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Colombian bell peppers make U.S. arrival

Amidst Hurricane Ian, Colombian Bell Peppers Arrived in the US for the first time

After five years of negotiations, Colombia —named by the United Nations Food and Agriculture Organization (FAO) as one of the seven tropical countries with the potential to become the world’s pantry—, celebrates the arrival of the first shipment of bell peppers to the United States.

Miami – Colombia just exported nine thousand kilos of bell peppers to the United States for the first time ever. This shipment, which arrived at the Miami Port Wednesday afternoon, despite the strong winds and surges from Hurricane Ian, goes to Central Florida where it will reach out to customers around the southeastern USA.

Columbia Bell Peppers

These bell peppers were grown in the municipality of El Dovio, in the department of Valle del Cauca, by the company Pimentonera Santa María and it is being shipped by the company Clasifruit.

Expectations for the bell pepper sector in Colombia are high, given that the United States is the main importer of this product in the world. According to the USDA-FAS, the value of bell pepper imports in 2022 has reached US$ 1.9 billion, with the main supplier being Mexico, followed by Canada and the Netherlands.

The Minister of Trade, Industry and Tourism of Colombia, Germán Umaña Mendoza, stated that the country “seeks to expand its exportable offer, not only for foreign markets, but also for the domestic market, since one of the purposes of the National Government is to enhance national food production and achieve food sovereignty and security, as well as trade balances”.

“We celebrate this first export that points towards the fulfillment of several of these objectives”, he added.

Besides the bell pepper variety, which are the ones arriving from Colombia in this first shipment, the U.S. Department of Agriculture’s Animal and Plant Health Inspection Service (APHIS) also authorized the importation of five commodities of fresh pepper fruit from Colombia such as the locoto pepper; the habanero pepper; the tabasco pepper, and the manzano pepper.

The Colombian Ambassador to the United States, Luis Gilberto Murillo, welcomed the news and noted that this is a new opportunity for Colombian farmers. “This is the result of a joint work between the Ministry of Trade, Industry and Tourism, The Ministry of Agriculture and Rural Development, the Foreign Ministry, ICA, ProColombia, and the Embassy of Colombia in the United States”, he said.

“The first export of Colombian bell pepper to the U.S. has generated more than 100 direct jobs in El Dovio, a municipality of 8.508 people. The goal is to increase Colombian agricultural exports to benefit our farmers, which generate real opportunities and a positive impact in the countryside to attain the peace efforts in Colombia”, Murillo added.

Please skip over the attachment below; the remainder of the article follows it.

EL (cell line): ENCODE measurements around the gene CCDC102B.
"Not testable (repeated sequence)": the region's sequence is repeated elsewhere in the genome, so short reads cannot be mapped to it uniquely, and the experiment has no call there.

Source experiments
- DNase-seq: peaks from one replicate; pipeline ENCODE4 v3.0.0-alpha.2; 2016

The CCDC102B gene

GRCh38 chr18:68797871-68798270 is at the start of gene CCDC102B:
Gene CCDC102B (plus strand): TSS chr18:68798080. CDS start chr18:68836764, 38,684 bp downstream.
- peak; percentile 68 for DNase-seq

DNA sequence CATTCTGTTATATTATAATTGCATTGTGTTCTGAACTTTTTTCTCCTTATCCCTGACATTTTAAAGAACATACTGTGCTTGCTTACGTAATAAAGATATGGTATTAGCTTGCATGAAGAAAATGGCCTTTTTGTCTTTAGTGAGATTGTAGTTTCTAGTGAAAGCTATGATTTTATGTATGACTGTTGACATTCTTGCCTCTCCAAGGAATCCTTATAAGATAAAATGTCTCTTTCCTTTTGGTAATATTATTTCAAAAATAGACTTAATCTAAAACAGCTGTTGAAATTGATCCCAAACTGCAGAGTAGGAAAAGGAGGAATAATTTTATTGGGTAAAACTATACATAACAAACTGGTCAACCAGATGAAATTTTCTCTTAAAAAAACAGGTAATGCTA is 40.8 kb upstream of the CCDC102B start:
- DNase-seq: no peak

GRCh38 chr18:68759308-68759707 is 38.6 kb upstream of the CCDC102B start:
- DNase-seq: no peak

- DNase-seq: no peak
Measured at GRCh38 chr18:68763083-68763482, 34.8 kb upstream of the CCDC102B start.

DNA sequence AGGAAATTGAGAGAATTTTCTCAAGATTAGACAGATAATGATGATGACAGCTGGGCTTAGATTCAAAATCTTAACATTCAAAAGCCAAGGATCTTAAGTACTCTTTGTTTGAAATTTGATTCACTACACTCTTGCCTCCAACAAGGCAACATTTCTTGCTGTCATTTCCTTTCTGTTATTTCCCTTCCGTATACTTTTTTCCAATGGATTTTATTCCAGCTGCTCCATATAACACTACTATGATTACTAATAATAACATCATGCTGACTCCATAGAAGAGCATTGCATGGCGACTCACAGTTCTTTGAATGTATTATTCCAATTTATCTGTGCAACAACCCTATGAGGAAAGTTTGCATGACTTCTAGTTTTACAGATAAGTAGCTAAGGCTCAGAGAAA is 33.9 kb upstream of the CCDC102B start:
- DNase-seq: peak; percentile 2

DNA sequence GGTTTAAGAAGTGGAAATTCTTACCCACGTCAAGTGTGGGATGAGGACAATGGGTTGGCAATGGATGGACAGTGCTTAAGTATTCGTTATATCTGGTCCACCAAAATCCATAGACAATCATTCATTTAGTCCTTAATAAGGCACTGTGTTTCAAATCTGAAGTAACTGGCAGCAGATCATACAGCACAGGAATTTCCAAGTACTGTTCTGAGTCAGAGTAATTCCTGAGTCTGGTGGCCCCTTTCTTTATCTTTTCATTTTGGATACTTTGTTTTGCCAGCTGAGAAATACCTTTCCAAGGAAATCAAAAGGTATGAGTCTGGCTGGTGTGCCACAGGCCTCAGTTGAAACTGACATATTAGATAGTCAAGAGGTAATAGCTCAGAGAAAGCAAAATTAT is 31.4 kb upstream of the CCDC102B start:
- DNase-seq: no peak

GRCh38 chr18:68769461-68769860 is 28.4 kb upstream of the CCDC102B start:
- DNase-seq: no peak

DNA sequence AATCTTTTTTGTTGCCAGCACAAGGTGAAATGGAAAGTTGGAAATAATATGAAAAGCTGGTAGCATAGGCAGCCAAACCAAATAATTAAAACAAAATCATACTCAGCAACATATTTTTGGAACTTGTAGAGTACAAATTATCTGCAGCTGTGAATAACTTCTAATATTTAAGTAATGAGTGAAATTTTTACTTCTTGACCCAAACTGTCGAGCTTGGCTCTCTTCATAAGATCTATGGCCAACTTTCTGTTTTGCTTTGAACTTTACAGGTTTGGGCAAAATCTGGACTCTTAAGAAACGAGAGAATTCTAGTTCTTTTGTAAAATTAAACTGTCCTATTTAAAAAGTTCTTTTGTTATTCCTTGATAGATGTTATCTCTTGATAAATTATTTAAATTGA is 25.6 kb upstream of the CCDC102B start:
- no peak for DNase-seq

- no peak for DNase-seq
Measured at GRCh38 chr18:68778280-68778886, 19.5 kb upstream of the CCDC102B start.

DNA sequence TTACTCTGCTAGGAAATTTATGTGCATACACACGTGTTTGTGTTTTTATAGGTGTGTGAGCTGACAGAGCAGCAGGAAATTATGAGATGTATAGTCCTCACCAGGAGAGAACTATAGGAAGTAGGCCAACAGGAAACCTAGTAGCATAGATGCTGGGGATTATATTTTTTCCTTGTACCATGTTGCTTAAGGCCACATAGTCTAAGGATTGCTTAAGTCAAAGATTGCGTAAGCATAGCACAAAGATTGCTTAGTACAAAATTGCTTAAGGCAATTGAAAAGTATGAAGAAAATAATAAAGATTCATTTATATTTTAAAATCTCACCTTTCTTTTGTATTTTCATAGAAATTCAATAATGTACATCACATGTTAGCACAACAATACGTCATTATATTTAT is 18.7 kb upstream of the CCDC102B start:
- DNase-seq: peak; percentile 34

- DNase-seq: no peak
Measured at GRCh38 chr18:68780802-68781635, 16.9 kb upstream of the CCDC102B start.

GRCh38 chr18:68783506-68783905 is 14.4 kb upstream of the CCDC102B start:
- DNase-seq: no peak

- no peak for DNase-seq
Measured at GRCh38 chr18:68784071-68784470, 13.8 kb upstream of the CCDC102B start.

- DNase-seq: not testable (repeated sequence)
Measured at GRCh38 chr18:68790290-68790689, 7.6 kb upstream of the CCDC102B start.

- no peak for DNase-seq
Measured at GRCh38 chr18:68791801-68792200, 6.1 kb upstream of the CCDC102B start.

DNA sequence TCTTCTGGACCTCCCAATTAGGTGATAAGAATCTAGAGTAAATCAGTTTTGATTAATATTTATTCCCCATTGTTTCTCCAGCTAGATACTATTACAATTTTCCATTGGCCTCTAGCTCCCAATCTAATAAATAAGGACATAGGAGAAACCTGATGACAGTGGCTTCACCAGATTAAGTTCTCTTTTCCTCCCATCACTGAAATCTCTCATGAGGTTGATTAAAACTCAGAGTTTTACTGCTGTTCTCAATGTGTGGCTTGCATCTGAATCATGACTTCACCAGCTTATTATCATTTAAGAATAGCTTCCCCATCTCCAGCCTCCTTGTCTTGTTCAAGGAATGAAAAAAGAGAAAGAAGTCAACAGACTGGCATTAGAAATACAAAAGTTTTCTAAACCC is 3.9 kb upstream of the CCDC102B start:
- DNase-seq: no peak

El Dovio was a municipality affected by the internal armed conflict, but today due to the Peace Process, it finds a road to prosperity based in its local agricultural potential. Local farms have had a positive impact on the town, both socially and economically since it offers formal employment and social benefits for the local communities. Colombia has other bell pepper crops in rural post-conflict areas in the departments of Antioquia and the Caribbean region.

Columbian Bell Pepper Pallet
A pallet from the first shipment of Colombian bell peppers to the US

Juliana Villegas, Exports Vice President of ProColombia, the government agency in charge of promoting non-mining exports, tourism, and investment in the country, stated that “this opens a window both for the Colombian agricultural sector as well as for the American buyers, due to the country’s diverse topography and climate zones, which allow crops to be harvested year-round”, she said.

“This historic moment is also the outcome of an articulated work between the National Government with entrepreneurs from different regions, which is in line with the great potential we have as a world’s food supplier. The breakthrough is an outturn of Colombia’s phytosanitary diplomacy continuous and permanent work that has allowed various products access to the American market over the last decade”, Villegas added.

The grower Pimentonera Santa María expects to continue working with local producers to consolidate their installed capacity and is confident that “Americans will fall in love with the Colombian bell peppers, since it is a high-quality product that, due to its packing technology will be kept in optimal conditions for more than three weeks, arriving to the Americans’ tables fresh and tasty”, said Juan Carlos Mendoza, director of the company.

This achievement is a sign of the success that Colombia has had in the diversification of its agricultural offer. As a matter of fact, to date, Colombia has over 100 variety of agricultural products with the green light to enter the U.S. market. Amongst other Colombian commodities found across the American territory are Hass avocados, goldenberries, blueberries, tangerines, oranges, pineapples, mangos, and Tahiti limes.

The Ministry of Trade, Industry, and Tourism together with ProColombia and other national institutions will also continue to work on gaining access for other agricultural goods such as passion fruits (gulupa, granadilla, yellow passion fruit and curuba), beef and poultry.